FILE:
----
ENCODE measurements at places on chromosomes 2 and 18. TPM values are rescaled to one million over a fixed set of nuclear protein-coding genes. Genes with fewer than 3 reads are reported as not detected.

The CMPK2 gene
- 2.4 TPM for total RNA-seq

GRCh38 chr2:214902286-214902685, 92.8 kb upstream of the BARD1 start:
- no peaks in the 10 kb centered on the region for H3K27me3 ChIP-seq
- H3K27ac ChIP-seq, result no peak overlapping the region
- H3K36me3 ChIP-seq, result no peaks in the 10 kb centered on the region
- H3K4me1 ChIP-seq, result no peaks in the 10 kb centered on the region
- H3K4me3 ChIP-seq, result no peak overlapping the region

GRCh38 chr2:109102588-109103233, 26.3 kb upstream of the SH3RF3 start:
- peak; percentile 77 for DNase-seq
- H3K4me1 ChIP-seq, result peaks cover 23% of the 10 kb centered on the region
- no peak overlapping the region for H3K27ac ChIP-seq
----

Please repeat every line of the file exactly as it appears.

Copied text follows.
ENCODE measurements at places on chromosomes 2 and 18. TPM values are rescaled to one million over a fixed set of nuclear protein-coding genes. Genes with fewer than 3 reads are reported as not detected.

The CMPK2 gene
- 2.4 TPM for total RNA-seq

GRCh38 chr2:214902286-214902685, 92.8 kb upstream of the BARD1 start:
- no peaks in the 10 kb centered on the region for H3K27me3 ChIP-seq
- H3K27ac ChIP-seq, result no peak overlapping the region
- H3K36me3 ChIP-seq, result no peaks in the 10 kb centered on the region
- H3K4me1 ChIP-seq, result no peaks in the 10 kb centered on the region
- H3K4me3 ChIP-seq, result no peak overlapping the region

GRCh38 chr2:109102588-109103233, 26.3 kb upstream of the SH3RF3 start:
- peak; percentile 77 for DNase-seq
- H3K4me1 ChIP-seq, result peaks cover 23% of the 10 kb centered on the region
- no peak overlapping the region for H3K27ac ChIP-seq